France 2019 #3
At the camp in Dunkerque the day after the eviction there are as many people as there were before the police came, the only difference today is that people are more desperate, many have lost most of their few belongings.
The luckiest ones walk around wearing everything they own, never leaving their stuff anywhere in order not to be taken off guard in case of another police raid.
The less lucky have lost it all to the hands of the CRS, the French anti-riot police, who regularly takes personal belongings, slashes tents and burns whatever is left in order to make the conditions of life unbearable. Partially supported financially by the UK government, the policemen come from all over France and the units change constantly. Their shifts don’t last more than two weeks, because also the police may get moved emotionally and relent.
The result is that some refugees are barefoot, some have plastic bags wrapped around their feet, many don’t have a jacket nor a sleeping bag, most don’t have a place to sleep tonight. Humanitarian organizations distribute clothes, shoes and first need goods. Every other days the police comes and evicts them and all starts all over again.
“Blanket or tarp?” You have a few seconds only to decide if you’d rather be cold or dry tonight. But by now you are used to this.
Every day, at all times, you have to take important decisions on which your life depends on.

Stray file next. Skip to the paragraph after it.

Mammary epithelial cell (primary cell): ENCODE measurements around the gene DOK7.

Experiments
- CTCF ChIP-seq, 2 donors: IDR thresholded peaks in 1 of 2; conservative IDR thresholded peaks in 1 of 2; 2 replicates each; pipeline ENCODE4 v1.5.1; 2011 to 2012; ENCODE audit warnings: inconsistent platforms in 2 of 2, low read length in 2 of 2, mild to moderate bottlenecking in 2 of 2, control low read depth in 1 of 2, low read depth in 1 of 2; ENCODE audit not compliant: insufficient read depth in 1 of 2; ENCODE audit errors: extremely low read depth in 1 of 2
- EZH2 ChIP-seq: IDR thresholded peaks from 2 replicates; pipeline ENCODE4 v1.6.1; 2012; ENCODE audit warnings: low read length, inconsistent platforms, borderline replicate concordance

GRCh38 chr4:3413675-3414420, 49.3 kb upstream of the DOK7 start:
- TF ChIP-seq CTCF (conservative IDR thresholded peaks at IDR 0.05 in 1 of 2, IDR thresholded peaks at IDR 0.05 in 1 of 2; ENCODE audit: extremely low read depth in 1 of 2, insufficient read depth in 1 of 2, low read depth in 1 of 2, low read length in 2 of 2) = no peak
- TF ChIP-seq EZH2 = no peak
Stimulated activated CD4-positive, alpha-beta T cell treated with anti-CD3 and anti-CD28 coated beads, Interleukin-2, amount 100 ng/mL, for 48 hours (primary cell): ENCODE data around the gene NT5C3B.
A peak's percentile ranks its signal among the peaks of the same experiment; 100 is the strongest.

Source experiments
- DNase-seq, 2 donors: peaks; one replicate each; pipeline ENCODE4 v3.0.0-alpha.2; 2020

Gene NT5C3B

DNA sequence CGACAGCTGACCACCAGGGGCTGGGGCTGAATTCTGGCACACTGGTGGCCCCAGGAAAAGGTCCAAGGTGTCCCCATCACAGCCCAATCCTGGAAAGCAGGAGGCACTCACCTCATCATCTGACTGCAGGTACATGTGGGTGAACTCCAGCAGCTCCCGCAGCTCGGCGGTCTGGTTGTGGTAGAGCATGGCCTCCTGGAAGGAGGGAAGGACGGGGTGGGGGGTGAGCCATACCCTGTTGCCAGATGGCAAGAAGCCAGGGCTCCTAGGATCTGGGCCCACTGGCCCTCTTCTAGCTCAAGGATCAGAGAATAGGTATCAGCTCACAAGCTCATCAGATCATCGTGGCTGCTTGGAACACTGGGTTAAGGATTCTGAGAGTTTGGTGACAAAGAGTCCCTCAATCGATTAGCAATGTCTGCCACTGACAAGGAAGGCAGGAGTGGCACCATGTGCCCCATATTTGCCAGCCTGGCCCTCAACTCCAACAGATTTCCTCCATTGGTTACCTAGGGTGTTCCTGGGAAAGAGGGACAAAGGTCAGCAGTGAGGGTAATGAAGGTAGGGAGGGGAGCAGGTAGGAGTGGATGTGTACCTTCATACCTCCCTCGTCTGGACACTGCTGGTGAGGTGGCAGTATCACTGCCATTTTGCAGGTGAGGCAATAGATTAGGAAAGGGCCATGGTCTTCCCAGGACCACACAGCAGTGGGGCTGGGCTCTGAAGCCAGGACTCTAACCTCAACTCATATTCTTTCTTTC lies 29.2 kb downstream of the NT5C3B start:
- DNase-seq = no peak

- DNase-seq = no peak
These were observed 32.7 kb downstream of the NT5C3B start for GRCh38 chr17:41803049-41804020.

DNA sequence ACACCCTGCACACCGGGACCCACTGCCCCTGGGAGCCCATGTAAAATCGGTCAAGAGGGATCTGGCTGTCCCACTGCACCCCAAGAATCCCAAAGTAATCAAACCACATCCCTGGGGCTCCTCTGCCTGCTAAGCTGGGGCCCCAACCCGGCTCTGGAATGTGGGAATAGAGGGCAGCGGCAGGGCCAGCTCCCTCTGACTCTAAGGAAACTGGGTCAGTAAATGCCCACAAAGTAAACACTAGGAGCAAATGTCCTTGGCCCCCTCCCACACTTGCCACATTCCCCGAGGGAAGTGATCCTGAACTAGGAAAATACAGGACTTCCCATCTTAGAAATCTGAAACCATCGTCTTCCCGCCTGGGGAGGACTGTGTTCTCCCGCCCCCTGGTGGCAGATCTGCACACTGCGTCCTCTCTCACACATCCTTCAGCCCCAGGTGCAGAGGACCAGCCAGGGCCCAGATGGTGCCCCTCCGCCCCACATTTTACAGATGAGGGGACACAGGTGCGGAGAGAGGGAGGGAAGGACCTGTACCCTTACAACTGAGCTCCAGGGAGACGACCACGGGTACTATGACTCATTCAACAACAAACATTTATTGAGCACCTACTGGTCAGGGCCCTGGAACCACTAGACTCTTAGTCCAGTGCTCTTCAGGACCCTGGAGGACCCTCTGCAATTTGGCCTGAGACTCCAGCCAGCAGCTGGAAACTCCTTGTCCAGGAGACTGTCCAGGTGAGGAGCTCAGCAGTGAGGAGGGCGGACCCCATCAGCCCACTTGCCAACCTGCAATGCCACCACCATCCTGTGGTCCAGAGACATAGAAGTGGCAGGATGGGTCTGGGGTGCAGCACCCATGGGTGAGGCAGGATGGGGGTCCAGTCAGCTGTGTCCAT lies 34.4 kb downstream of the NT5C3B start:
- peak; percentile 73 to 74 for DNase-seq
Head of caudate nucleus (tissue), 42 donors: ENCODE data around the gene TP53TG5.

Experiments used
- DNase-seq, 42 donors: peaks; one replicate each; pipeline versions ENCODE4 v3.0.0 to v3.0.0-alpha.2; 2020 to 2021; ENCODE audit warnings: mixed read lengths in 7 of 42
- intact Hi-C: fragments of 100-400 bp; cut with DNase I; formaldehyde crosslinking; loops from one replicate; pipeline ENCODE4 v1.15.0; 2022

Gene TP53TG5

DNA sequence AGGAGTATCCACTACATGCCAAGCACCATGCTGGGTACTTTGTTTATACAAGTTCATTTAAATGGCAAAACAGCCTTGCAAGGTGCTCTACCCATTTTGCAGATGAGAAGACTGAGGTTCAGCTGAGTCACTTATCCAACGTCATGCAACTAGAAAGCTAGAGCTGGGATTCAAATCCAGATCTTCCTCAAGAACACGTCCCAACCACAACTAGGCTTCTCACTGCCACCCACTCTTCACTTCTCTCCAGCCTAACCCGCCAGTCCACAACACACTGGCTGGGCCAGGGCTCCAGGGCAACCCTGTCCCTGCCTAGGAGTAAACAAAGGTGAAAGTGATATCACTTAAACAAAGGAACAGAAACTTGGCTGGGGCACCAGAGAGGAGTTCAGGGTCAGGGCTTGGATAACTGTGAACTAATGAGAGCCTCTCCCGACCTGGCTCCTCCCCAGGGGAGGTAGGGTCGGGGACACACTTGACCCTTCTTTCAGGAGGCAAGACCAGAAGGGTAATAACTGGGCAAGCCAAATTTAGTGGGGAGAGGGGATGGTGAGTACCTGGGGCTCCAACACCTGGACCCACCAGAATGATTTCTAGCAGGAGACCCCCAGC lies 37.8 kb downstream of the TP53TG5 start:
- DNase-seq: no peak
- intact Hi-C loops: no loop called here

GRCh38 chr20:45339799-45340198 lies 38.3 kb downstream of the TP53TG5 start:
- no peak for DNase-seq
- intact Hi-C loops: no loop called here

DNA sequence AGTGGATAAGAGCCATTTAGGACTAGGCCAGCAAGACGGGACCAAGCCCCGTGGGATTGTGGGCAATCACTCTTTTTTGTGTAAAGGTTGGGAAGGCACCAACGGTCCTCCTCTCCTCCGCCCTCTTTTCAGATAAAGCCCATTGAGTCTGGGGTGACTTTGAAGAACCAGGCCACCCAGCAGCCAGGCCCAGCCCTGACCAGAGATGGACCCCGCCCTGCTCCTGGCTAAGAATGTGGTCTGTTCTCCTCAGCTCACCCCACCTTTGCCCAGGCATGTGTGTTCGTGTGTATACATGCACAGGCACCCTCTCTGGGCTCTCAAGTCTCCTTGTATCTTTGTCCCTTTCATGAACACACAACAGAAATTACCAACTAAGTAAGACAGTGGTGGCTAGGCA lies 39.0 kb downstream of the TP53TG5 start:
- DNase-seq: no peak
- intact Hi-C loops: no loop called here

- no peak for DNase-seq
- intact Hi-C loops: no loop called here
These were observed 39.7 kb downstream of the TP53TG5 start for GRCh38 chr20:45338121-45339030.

“Italy or Greece?” “This truck or the next one?” “A tent near the road to run away faster in case of an eviction or hidden in the woods to prevent being caught?”
You learn to quickly label events into opportunities or scams, you become more and more tangibly aware of your priorities. When you are on the road without access to any rights you gain very quickly the ability to evaluate the present moment at all times. You learn to assess your basic needs, because the things on which your survival depends on change fast, and constantly.
Then, as you assess your priorities, you learn very quickly to trust or not trust people. At first sight, you need to understand if you can believe what you are told, if trusting who is in front of you will somehow benefit you, or not.
Sometimes you don’t trust when you should, and some opportunities slip away. The following day you find out they have made it across, but you hadn’t believed.
Sometimes you trust when you shouldn’t, and you end up on a makeshift boat that doesn’t stay afloat or in a truck that get stopped at the first check point.
Sometimes you trust knowing that you shouldn’t, and you board a government bus after an eviction. Your hope was to spend a couple of days in a shelter, get a hot shower, a good night sleep and go back to where opportunities to get across are more likely to arise, but you end up dropped off in the middle of nowhere, a few hours drive away from where the police evicted you some hours earlier. And all you can do is to make your way back, on foot or sneaking on a train, without a shower nor a decent night sleep.
Sometimes you trust and you follow the whole process as they say, and you end up with a piece of paper that grants you the right to stay, but the only place where you can find shelter is the street.
Sometimes you simply don’t have a choice, and you prevent yourself from assessing if it’s better to trust or not, leaving to hope all the little space that fear has left available.
For more information about the situation of refugees in France, please visit Care 4 Calais or browse Margeye
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